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Kilbourne Building Dons Minneapolis Artist Rachel Collier’s Work

Minneapolis-based mixed-media artist Rachel Collier is a true artist of the upper Midwest, drawing inspiration from the grand skies and vibrant sunsets this region offers. “I’m especially attached to the big skies and neon sunsets, which can be seen in my painting and fiber art,” she said.

Growing up, Rachel’s family moved around Minnesota, Illinois, and Iowa, which makes her feel rooted in the prairie landscape even today—which is evident in her work through textures, colors, and patterns.

Rachel earned her BFA from the School of the Art Institute of Chicago, one of the top art schools in the U.S., and has since been consistently making work for over twenty years. However, only in the last five years has she been able to attempt sustainability in a full-time professional practice, which has also been an opportunity to build a community with other likeminded artists.

“I’m grateful for the opportunity to be able to work every day and am thrilled to share and grow with my painting family,” she said. “There is an emotional focus of my work that helps me to connect with myself and others in a way that I find cathartic and healing. I’m drawn to aesthetic cults and collective consciousness and I feel socially gratified when making work that is in dialogue with artists that have influenced me.”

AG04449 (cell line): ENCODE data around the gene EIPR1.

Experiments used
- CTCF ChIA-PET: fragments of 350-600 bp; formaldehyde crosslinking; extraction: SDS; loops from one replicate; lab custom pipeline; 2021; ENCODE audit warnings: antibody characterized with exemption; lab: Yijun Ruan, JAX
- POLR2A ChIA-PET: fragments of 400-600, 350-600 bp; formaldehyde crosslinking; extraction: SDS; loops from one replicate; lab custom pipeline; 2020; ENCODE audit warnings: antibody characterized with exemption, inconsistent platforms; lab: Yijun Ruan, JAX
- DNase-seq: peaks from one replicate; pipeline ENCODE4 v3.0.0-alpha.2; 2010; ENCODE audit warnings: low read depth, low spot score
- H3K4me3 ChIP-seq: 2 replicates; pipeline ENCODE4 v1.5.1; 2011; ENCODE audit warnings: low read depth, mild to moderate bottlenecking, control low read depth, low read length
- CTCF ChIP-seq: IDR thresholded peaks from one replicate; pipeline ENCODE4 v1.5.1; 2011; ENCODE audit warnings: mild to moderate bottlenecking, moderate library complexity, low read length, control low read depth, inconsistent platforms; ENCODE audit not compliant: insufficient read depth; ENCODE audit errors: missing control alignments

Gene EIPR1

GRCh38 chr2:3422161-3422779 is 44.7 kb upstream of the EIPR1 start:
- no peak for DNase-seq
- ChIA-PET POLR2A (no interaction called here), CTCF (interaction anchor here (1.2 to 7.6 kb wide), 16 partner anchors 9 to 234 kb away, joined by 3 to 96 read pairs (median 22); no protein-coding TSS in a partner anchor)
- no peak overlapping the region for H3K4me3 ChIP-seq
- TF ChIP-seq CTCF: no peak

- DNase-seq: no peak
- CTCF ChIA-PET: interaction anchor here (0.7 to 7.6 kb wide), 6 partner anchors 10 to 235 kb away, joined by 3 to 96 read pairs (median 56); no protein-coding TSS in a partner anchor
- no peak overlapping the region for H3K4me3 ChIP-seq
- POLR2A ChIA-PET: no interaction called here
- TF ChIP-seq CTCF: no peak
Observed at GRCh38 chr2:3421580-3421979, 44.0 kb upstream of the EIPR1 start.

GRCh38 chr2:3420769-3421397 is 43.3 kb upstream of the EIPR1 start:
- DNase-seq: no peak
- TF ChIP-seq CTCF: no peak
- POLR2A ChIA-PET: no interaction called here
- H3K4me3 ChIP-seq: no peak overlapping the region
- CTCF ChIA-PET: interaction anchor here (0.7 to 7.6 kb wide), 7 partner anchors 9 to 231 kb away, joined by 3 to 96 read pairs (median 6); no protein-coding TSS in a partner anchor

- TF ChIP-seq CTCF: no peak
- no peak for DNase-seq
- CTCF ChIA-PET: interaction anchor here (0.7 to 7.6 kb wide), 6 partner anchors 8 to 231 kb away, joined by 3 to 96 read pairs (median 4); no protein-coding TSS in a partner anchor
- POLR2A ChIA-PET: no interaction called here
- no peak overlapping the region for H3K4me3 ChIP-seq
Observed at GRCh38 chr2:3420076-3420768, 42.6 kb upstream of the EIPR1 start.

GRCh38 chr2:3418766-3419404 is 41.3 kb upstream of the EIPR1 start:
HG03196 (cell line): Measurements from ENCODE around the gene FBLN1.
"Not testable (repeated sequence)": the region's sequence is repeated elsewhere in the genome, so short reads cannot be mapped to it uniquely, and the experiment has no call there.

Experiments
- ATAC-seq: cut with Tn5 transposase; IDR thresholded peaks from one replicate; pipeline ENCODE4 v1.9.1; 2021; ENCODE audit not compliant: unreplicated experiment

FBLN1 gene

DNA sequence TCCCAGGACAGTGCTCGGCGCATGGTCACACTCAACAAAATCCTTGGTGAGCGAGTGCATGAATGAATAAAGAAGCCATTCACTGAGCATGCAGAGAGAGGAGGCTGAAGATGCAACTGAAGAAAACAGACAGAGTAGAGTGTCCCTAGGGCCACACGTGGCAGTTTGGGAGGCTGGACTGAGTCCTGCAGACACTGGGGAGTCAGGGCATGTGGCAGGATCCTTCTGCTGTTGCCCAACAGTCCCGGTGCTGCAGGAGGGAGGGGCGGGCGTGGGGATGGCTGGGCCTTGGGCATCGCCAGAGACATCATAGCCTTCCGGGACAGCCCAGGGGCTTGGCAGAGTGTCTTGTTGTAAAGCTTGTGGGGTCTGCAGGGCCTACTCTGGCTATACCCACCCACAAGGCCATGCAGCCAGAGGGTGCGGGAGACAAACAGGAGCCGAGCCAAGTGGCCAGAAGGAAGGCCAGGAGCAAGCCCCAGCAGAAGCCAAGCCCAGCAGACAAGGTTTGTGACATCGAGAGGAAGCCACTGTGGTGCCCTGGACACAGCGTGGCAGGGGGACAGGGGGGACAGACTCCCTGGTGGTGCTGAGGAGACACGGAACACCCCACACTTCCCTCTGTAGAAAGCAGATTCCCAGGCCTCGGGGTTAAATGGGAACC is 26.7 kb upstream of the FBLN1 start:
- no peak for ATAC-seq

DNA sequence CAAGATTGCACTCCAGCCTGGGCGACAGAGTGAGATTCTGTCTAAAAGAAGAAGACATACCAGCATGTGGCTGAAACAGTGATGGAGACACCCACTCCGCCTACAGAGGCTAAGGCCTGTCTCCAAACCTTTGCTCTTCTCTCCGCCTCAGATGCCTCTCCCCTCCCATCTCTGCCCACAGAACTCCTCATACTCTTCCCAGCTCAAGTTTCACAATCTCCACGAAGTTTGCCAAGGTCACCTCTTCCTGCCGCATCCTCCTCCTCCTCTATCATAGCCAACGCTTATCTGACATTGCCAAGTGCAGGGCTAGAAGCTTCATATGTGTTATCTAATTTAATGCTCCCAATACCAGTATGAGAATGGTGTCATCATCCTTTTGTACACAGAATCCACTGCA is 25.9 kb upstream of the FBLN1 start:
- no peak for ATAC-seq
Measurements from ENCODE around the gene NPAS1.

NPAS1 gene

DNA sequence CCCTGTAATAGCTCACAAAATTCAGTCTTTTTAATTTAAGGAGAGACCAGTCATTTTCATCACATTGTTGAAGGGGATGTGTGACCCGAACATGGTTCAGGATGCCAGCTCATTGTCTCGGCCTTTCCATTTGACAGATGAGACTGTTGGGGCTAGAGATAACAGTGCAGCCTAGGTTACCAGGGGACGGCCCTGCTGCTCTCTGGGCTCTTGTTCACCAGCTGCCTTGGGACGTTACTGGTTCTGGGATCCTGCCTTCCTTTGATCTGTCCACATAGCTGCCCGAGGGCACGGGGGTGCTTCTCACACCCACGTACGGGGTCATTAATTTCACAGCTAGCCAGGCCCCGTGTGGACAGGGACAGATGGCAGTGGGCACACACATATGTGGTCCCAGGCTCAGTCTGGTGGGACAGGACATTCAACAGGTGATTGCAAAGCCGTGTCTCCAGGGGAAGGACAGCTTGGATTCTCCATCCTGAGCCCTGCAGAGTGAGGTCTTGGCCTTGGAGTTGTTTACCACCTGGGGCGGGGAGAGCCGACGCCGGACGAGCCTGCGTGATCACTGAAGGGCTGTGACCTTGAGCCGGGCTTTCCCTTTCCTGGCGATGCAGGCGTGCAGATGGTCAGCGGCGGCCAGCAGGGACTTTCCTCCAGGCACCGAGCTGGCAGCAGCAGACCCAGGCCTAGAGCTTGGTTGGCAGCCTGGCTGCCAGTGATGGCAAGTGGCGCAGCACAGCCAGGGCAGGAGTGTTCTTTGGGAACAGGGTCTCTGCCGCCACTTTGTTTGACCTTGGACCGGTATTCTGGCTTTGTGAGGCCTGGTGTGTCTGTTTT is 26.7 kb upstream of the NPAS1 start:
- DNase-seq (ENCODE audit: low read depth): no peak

Recent Works

Currently, Rachel is working on some new pieces for a group that will be in a show titled ‘Chimera’ at Hair and Nails Gallery in Minneapolis. The show includes fellow gallery artists and friends of Rachel’s, including Emma Beatrez, Julia Garcia, and Christina Ballantyne. All work can also be seen on the Hair and Nails Gallery homepage of artsy.net.

"Your call is important to us"
"Breakwater"

Pictured here are some of her pieces titled “Your call is important to us,” “Roll by our silo,” and “Breakwater,”—all are multi-paneled paintings made with acrylic and wool. This is a recent development in her work and she has been excited to be more seamlessly transitioning between fiber and paint through a technique called needlefelting.

"Roll by Our Silos"

A unique and empowering aspect of her story is that she is a fourth-generation female painter in a direct matriarchal lineage. This inspires her to feel a deep connection to her artistic practice as a way to carry on the work and legacy of her grandmother, Marticia, and her mother, Rachel, whom she was named after. “I feel strongly that painting has been passed to me by my great-grandmother, grandmother, and mother,” she said.

From an academic perspective, Rachel hopes for her work to be seen in lineage with the spiritual abstraction of Hilma Af Klint, the healing properties of Emma Kunz, the domestic and Japanese inspiration of Vuillard and Bonnard, and the maximalist materialism of Frank Stella. She also finds inspiration in many other art forms, from ambient filmmakers, silent comic writers, ASMR video artists, tarot card readers, gnostic gospel scholars, noise musicians, sheepherders, and ancient weavers.

I enjoy making things that want to be seen in person and touched when no one is looking."

In a world where 2D art can be so dimensionally limiting for an artist who craves a more immersive experience, Rachel bridges the worlds of 2D and 3D with her work through relief, physical layers, and rich texture. But why are texture and dimension such valuable elements of creating for her?